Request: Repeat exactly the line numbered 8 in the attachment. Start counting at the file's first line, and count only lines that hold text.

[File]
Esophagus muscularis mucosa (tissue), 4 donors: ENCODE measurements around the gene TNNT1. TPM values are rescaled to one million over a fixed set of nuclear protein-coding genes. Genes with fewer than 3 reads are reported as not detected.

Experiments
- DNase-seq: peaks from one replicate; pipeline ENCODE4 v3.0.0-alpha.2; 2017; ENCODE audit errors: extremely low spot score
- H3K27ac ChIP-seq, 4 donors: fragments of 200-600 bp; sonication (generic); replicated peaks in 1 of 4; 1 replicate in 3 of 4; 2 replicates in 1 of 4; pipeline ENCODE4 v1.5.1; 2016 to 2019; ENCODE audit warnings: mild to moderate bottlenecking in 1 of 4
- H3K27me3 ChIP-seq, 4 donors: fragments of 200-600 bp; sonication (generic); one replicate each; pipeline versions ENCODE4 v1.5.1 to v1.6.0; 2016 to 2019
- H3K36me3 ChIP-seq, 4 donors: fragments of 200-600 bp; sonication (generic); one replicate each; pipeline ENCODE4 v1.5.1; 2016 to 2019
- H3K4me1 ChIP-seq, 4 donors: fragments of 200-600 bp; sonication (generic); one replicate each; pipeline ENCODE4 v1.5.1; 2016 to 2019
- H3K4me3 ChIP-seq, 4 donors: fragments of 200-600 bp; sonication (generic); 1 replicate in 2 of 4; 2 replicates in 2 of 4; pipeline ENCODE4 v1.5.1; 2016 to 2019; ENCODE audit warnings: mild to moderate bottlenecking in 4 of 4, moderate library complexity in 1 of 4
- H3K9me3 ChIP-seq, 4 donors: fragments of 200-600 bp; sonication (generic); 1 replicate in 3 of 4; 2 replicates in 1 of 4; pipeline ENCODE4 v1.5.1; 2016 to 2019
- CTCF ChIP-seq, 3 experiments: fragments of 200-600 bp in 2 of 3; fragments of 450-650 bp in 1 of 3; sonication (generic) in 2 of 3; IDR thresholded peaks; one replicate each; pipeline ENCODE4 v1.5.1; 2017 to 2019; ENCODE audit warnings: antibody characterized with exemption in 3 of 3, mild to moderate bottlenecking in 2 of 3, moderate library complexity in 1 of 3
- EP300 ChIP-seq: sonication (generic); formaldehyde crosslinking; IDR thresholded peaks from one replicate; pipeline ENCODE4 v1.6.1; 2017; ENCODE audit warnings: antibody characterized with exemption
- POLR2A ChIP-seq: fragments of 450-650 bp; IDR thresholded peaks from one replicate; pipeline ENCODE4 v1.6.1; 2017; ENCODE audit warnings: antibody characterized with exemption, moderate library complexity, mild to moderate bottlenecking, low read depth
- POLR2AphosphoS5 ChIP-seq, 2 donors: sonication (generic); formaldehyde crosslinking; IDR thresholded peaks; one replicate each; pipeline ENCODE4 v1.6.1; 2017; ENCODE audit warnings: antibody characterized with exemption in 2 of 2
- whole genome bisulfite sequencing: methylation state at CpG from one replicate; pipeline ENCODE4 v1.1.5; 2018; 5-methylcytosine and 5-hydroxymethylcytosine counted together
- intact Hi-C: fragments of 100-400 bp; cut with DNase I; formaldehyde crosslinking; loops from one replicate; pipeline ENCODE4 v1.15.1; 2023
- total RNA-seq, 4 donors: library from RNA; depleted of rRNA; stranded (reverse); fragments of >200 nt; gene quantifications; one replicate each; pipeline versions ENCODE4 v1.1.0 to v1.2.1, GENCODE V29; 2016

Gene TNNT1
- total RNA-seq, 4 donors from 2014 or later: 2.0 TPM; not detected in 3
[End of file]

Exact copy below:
- H3K4me3 ChIP-seq, 4 donors: fragments of 200-600 bp; sonication (generic); 1 replicate in 2 of 4; 2 replicates in 2 of 4; pipeline ENCODE4 v1.5.1; 2016 to 2019; ENCODE audit warnings: mild to moderate bottlenecking in 4 of 4, moderate library complexity in 1 of 4